In order to minimize production costs, make the **radius** = **2 inches**, the **height = 6 inches**.

It is obvious that the can has a volume of **24****o**** in ^{ 3}** as required.

**Example 3**

Find the dimensions of the right circular cylinder of maximum volume that can be inscribed in a cone with height 12 cm and base radius 4 cm.

Now that we know h = 12 - 3r, the volume formula becomes

V(r) = or^{ 2} (12 - 3r) = 12or^{ 2} - 3or^{ 3}

So V '(r) = 24or - 9or^{ 2} = 0

Divide through by 3o, factor out *r*, to get

r (8 - 3r) = 0

So, r = 0 or r = 8 / 3

If r = 0 there is no cylinder -- so we found the minimum.

When r = 8/3 cm, the cylinder will have a maximum volume.

The height will be 4 cm.

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Now get a pencil, an eraser and a note book, copy the questions,

do the practice exercise(s), then check your work with the solutions.

If you get stuck, review the examples in the lesson, then try again.

**Practice**

1) a) Find the coordinates of the point on the graph of ** y = x^{ 2} + 1** that is closest to P(3, 1).

- b) Find the coordinates of the point on the graph of

**hint-1:** minimize the **square of the distance** between the points to avoid the ugly old square root in the distance formula .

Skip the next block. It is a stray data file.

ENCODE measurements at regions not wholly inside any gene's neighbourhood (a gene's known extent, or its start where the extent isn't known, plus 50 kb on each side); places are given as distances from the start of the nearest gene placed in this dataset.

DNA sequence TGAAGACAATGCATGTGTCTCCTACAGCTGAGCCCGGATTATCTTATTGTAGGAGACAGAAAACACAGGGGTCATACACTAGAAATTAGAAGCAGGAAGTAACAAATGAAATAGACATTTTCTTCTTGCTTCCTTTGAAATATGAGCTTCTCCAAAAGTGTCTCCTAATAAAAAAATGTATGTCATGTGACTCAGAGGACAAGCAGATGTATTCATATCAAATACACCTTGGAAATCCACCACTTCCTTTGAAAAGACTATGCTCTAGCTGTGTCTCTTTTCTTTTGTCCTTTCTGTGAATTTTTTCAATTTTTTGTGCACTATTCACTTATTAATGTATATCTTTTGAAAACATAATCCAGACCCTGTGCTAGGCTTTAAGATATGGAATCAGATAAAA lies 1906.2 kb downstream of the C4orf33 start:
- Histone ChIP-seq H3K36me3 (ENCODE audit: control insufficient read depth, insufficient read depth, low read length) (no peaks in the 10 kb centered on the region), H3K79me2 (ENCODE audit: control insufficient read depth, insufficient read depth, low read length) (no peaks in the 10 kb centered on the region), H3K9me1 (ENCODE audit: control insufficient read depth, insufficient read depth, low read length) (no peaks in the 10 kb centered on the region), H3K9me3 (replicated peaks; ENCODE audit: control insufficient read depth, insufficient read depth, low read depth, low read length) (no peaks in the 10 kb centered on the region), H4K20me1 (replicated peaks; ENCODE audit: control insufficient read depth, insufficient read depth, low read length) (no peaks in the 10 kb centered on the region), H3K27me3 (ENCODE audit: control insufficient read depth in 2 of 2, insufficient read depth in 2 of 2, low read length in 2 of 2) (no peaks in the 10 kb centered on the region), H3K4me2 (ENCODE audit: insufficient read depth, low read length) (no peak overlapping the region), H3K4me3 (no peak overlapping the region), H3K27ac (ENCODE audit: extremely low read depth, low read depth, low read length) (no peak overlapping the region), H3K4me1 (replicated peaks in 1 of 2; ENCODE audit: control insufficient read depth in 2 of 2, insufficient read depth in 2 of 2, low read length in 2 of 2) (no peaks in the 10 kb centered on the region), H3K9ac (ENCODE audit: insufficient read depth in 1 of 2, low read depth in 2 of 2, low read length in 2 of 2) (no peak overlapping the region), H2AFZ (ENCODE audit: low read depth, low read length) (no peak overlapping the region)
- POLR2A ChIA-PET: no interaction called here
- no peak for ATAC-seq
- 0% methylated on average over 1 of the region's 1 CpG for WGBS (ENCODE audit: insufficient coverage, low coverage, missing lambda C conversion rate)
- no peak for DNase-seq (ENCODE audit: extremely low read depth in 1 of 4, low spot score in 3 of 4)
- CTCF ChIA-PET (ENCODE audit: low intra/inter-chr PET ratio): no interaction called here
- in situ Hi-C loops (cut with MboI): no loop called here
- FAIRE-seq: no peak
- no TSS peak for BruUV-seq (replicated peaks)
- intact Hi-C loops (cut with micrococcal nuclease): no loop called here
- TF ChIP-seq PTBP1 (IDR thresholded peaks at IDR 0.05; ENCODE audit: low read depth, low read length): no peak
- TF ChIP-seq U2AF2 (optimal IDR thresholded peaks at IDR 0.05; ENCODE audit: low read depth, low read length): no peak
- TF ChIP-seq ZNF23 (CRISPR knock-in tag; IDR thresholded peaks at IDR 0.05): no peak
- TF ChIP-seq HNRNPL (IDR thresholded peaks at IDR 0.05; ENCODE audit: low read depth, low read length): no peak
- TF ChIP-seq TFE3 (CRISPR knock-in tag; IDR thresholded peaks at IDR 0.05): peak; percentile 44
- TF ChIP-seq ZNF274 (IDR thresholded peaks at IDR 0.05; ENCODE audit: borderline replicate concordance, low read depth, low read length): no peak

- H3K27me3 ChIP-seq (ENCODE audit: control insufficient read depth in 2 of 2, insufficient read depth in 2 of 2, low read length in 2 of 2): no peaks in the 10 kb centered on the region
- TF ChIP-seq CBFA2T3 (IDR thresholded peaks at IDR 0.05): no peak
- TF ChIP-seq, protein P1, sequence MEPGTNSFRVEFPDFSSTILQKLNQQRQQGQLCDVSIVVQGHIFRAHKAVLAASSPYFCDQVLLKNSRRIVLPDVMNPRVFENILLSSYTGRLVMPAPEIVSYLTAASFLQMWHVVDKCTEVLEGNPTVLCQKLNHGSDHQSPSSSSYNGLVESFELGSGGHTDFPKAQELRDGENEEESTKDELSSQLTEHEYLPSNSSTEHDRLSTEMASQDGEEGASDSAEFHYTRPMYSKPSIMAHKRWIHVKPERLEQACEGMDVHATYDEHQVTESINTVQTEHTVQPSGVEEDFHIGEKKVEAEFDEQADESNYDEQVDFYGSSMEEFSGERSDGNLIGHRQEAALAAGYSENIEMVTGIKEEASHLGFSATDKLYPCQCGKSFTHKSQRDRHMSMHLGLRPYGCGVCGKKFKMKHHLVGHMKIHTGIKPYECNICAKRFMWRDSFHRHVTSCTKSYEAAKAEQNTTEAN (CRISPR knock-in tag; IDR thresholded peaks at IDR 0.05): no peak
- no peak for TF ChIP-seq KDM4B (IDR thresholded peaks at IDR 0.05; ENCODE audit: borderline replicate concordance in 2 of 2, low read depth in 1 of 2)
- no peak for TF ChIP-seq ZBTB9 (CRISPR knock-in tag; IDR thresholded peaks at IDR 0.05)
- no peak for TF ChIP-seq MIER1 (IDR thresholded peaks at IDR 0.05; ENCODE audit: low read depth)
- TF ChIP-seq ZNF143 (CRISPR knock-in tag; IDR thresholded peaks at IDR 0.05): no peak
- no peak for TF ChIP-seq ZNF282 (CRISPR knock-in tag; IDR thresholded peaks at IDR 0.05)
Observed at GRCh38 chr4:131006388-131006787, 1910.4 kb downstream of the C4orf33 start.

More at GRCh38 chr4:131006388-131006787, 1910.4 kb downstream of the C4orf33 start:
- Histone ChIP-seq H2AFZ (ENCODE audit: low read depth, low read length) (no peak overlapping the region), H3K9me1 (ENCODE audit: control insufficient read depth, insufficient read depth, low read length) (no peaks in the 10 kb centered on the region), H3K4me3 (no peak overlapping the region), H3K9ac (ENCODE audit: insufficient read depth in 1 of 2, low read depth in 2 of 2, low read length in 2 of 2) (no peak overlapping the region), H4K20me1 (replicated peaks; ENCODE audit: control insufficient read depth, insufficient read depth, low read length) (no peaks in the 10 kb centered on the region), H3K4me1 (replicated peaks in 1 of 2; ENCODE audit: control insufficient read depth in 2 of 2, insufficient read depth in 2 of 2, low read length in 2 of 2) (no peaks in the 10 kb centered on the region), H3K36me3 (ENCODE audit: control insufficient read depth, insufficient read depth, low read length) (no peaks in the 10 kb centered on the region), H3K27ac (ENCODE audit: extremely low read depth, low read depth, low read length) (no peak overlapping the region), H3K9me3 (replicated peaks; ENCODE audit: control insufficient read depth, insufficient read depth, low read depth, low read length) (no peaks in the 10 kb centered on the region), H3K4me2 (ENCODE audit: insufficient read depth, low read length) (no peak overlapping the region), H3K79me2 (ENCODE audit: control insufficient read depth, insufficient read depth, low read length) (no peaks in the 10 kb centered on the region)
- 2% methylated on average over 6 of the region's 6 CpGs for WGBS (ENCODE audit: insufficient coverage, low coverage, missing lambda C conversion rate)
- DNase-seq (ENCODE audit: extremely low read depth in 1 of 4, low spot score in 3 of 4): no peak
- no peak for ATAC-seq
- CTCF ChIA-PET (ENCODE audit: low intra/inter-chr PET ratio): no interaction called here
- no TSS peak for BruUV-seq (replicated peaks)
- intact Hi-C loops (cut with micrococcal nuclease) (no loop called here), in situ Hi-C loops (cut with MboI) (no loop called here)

**hint-2:** make a diagram and label the "*closest*" point on the curve as (*x*, *y*) -- using the function rule to replace "*y*". For example -- in part (a) -- a point on ** y = x^{ 2} + 1** will be labeled (

( *solution* )

2) Find the **area** of the largest rectangle with 2 vertices on the *x*-axis and 2 vertices above the it on the curve *y = 9 - x*^{ 2}. (draw a diagram!)

( *solution* )

3) A troglodyte in a rowboat at **A**, **2 miles from** the nearest point **P** on a straight shoreline, wants to reach his **house at H, 6 miles down shore** from P.

He can **row at 3 mi/hr** and **walk at 5 mi/hr**. Where should he land the boat and walk the rest of the way to get home in the shortest time?

(diagram)

( *solution* )

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**Solutions**

a) Find the coordinates of the point on the graph of ** y = x^{ 2} + 1** that is closest to P(3, 1).

Instead of minimizing "*d*", the distance between the points, we'll minimize *d*^{ 2} .

*d*^{ 2} = (*x - 3) ^{ 2} + (x^{ 2} + 1 - 1)^{ 2} = x^{ 4} + x^{ 2} - 6x + 9*

So, *(d*^{ 2} ) *' = 4x ^{ 3} + 2x - 6 = 0*.

*x = 1* makes the derivative = 0, so (*x - 1*) is a factor. (factor theorem)

When we divide *4x ^{ 3} + 2x - 6 *by (

so

When *x = 1*, *y = 2*, so the **closest point** on the curve is **(1, 2)**.

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b) Find the coordinates of the point on the graph of ** y = x^{ 3}** that is closest to P(4, 0).

*d*^{ 2} = (*x - 4) ^{ 2} + (x^{ 3} )^{ 2} *

So, *(d*^{ 2} ) *' = 2(x - 4) + 6x ^{ 5} = 0*.

Divide by 2

*x - 4 + 3x ^{ 5} = 0*.

*x = 1* makes the derivative = 0, so (*x - 1*) is a factor. (factor theorem)

Since the 2nd derivative is > 0 at *x* = 1 , it is a minimum.

It is also obvious from the diagram that any other solutions would be maxes.

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Since **Time = distance / rate**, we must find an expression for the length of **AC**.

Total Time = time to row + time to walk

Squaring both sides leads to

25*x*^{ 2} = 9(*x*^{ 2} + 4), so 16*x*^{ 2} = 36** **which means that

The troglodyte should land the boat **1.5 miles down shore from P**.

(what's a troglodyte?)